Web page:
By Helen Costantino Fioratti
An Introduction to
Collecting French Furniture
By Helen Costantino Fioratti
Silver generally bears a hallmark, but not all hallmarks are genuine. A method of transferring hallmarks from an unimportant piece such as a fork or spoon to an important vessel has been discovered and is unfortunately practiced a good deal. More, I am inclined to think, on English silver than on French, as there are odder, expendable English pieces to be found with which to perpetrate the fraud.
Textiles have been and are constantly being copied from the old. Some are magnificent and fabulously expensive, but nonetheless they look as modern as they are. Before the machine age, vegetable dyes were prepared by hand and the silks hand-woven, which resulted in a certain life and brilliance which we do not seem able to duplicate today. However in Lyon, France some splendid copies of the antique are being made by hand which may confound future generations. But just as an expert can recognize a nineteenth century copy of an eighteenth century silk or velvet, so I feel certain that the twentieth century fabrics will bear their own telltale earmarks, no matter how conscientiously they are copied.
Spurious paintings are frequently painted on old canvases and for centuries worthless paintings have served this purpose. The imitations were painted in the style of some great and popular master, and were the more convincing because of the genuine period canvas. The world is full of false Bouchers, Watteaus, etc. and there was a painter in Rome who turned out charming Francesco Guardis as if he were a factory. He had studied and developed Guardi's style and idiom until it became his own and he was able to give his work the freedom that is rarely found in a copy.
Even drawings are faked on old paper, and one of the most popular ways of making a duplicate of a good charcoal or sanguine drawing is the system of transfer. When the original charcoal or crayon is heavy enough to come off on a second sheet of paper pressed tightly against it, an exact duplicate in reverse is the result. But it is not considered an original, and its value is nominal. This method has been used for hundreds of years, since faking has been done through the ages.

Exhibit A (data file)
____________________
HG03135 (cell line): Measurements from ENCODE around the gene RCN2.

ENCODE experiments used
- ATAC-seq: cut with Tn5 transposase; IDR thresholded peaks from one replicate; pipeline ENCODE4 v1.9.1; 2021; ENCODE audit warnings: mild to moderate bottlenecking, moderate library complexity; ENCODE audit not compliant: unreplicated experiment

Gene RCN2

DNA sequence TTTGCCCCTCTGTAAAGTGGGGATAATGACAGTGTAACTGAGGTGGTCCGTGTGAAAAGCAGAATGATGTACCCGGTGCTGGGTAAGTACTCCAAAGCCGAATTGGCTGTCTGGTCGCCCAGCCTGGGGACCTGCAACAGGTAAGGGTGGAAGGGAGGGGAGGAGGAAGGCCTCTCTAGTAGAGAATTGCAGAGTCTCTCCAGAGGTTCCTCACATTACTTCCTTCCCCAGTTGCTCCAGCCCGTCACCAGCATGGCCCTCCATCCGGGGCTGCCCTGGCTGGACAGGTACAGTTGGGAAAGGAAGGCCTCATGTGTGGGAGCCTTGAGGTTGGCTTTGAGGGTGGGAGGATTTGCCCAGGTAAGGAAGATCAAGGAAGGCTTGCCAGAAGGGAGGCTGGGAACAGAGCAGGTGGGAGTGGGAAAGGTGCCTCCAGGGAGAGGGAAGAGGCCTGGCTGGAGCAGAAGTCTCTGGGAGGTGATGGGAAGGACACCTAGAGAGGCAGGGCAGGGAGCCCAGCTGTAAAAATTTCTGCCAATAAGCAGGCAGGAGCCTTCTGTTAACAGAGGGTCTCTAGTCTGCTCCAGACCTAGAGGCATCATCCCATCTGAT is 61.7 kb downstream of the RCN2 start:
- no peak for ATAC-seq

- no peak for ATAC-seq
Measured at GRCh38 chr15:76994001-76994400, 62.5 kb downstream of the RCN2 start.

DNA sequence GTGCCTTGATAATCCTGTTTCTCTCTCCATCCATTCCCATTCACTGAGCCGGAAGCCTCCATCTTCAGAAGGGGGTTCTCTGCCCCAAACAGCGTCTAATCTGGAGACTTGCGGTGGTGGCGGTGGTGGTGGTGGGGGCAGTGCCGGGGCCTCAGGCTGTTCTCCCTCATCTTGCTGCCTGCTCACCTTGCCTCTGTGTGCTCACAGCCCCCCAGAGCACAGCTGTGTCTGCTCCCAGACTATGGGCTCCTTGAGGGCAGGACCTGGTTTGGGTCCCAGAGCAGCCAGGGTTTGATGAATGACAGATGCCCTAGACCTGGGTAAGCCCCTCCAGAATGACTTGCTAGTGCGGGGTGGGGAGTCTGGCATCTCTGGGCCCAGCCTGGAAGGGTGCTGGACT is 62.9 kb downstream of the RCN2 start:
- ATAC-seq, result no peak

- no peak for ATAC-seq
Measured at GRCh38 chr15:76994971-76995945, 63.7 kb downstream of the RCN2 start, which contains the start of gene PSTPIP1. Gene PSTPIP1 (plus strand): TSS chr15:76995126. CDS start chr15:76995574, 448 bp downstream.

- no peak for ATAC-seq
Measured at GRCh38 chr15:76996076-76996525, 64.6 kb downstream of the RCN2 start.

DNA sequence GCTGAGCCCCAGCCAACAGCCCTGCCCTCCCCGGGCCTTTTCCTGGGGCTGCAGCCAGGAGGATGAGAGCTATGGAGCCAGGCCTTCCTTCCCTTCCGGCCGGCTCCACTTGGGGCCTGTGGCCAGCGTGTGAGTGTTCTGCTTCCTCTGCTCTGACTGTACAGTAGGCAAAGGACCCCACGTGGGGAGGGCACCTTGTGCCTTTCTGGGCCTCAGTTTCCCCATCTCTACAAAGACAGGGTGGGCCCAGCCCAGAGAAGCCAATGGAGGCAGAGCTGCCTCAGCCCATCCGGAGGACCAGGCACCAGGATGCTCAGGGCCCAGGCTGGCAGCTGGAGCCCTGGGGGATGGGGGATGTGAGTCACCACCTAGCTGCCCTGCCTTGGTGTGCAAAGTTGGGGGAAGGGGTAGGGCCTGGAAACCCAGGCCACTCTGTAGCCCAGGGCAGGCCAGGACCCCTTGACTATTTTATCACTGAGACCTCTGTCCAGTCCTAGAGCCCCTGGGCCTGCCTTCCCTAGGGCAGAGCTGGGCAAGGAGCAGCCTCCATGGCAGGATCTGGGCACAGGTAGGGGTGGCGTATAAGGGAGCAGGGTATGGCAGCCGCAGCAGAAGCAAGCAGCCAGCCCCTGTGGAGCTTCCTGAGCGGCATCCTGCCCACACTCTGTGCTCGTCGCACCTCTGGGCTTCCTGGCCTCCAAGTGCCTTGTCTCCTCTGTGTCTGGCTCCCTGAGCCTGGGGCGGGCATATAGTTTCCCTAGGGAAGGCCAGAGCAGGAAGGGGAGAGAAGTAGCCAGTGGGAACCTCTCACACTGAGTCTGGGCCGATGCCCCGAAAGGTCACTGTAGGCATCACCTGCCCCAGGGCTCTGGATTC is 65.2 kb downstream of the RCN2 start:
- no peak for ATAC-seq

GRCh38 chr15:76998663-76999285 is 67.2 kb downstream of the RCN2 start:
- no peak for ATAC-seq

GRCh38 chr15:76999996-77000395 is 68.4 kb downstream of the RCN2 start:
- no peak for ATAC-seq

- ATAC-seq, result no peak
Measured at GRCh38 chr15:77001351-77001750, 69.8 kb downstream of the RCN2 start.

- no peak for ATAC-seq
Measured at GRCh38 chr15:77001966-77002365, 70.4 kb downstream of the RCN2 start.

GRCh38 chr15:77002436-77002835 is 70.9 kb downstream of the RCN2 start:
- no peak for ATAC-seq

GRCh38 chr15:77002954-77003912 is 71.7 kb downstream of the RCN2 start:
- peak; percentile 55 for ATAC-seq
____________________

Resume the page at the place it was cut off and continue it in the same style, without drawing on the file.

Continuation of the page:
Furniture bronzes are one of the most difficult categories to judge. Of course the threads of the screws must be made by hand, and the whole design and workmanship must have the characteristics of the period in which they were made. The gilded, too, tells a story, but since even some genuine pieces have either had their gilding spoiled or been regilded, one cannot always use that as a criterion of authenticity.
The question of taste has always been controversial. There is a Latin saying, and one in French as well, that tastes cannot be discussed or disputed. Nevertheless, it is a fascinating subject of which people differ greatly, and much has been written and said in an attempt to define it. It seems that, above all, a certain innate refinement and knowledge are indispensable requisites, before even attempting to consider the problem. Instinct alone is not enough. "I don't know anything about it; I only know what I like," is a remark heard very frequently. This is often said defiantly, as though the speaker wished to disassociate himself from unsavory and pedantic an accomplishment as real knowledge.
The tastes of many people are based largely upon association, and their subconscious memories influence their likes and dislikes. If as children they were bored or unhappy in certain surroundings, they react against similar ones later in life. Just as an odor awakens memories, so the atmosphere in a house or a room reminds one of pleasant or unpleasant experiences.